It's that time of the month again... when China drops all its heavy-hitting macro-economic data (goal-seeked or not - allegedly) with expectations for slowing industrial production and overall economic growth (but a bounce in retail sales).
Recent aggregate macro data has been disappointing as China's credit impulse (despite every effort) has failed to inspire...
The other main figures we had before today were the two manufacturing PMI readings, one of which showed some clear improvement, and the other showed continued deceleration; and both exports and imports contracted, in a clear hit from the trade war. The 8.5% slide in imports was particularly worrying.
And of course, don't forget that consumer price inflation is roaring thanks to piggy-driven food-flation...
The point being, no matter how 'bad' tonight's China data is, a broad-based RRR-cut stimulus package is not high on the CCP's agenda as Xi would prefer the social unrest in Hong Kong does not spread to the ruralities of the mainland as food-shortages spark chaos.
So, let's see just how good or bad things are...
China GDP YoY +6.0% YoY MISS (+6.2% prior, +6.1% exp)
China Industrial Production YoY +5.6% BEAT (+5.6% prior, +5.5% exp)
China Retail Sales YoY +7.8% MEET (+7.5% prior, +7.8% exp)
China Fixed Asset Investment YoY +5.4% MISS (+5.5% prior, +5.5% exp)
China Property Investment YoY +10.5% (+10.5% prior)
China Surveyed Jobless Rate 5.2% (5.2% prior)
China Jan.-Sept. Pork output falls the most on record, and Iris Pang, greater China economist at ING, tells Bloomberg TV:
"The very strong industrial production number is actually boosted by infrastructure activities."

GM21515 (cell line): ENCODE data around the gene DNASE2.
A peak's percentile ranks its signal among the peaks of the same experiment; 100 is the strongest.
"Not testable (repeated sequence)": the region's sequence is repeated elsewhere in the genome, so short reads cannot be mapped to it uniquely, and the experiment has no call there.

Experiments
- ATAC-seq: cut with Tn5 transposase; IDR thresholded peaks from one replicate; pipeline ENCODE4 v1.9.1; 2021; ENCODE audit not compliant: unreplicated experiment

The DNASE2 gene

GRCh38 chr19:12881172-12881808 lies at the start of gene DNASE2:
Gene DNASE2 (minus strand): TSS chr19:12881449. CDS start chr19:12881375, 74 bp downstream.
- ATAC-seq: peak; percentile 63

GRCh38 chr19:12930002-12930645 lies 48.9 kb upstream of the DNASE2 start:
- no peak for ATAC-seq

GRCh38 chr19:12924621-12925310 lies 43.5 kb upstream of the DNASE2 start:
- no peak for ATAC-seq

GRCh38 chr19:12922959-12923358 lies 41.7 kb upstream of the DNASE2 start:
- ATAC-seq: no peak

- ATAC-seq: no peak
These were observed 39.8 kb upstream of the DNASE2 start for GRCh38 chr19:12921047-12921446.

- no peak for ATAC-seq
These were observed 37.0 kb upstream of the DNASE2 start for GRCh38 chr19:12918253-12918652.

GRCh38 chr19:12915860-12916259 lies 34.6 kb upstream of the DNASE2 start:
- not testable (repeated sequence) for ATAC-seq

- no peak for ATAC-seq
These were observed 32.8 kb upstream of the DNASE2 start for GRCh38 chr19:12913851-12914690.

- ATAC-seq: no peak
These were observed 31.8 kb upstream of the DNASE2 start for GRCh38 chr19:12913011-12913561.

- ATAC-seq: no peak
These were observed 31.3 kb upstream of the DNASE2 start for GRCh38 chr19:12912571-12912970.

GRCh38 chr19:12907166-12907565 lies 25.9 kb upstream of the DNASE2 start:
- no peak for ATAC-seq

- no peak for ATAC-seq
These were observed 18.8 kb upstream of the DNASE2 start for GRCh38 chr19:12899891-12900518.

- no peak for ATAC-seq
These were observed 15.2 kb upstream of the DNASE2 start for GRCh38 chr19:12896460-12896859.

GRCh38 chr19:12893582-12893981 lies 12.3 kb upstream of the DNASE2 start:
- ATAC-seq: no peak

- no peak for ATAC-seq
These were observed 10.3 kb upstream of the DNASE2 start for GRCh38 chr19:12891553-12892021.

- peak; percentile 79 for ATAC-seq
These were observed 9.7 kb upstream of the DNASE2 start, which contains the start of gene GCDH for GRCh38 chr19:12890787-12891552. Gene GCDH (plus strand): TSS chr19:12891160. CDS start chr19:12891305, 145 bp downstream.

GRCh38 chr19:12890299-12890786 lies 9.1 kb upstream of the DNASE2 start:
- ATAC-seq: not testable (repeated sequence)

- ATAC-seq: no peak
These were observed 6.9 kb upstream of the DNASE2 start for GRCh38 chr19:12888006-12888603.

The retail sales gain is the best since June (despite passenger car sales have slid for 14 months), suggesting solid domestic demand has helped offset at least some of the headwinds from trade. But, as Bloomberg reports, ING's Pang cautions not to get too excited about the retail-sales gain, though. She points out that consumption figures in China aren't quite comparable with the retail-sales figures you get in economies like the U.S. In China they include things like business consumption of materials used in construction projects, she says.
Additionally, Pang says she is "a little bit worried'' about the dip in fixed-asset investment growth. The pace of infrastructure spending may slow, endangering the 6% growth pace, she says.
The Chinese goalseek-o-tron appears out-of-order tonight, when moments ago Beijing reported that China's Q3 GDP rose just 6.0% YoY, below the 6.1% consensus had expected - and the lowest since 'modern' records began 27 years ago in 1992, dipping below even the financial crisis low of 6.4%.
The initial reaction in markets was unsurprising - US equity futures rallied! because bad news is good news, right...
Perhaps the machines should glance at the inflation chart above before getting all hot and bothered.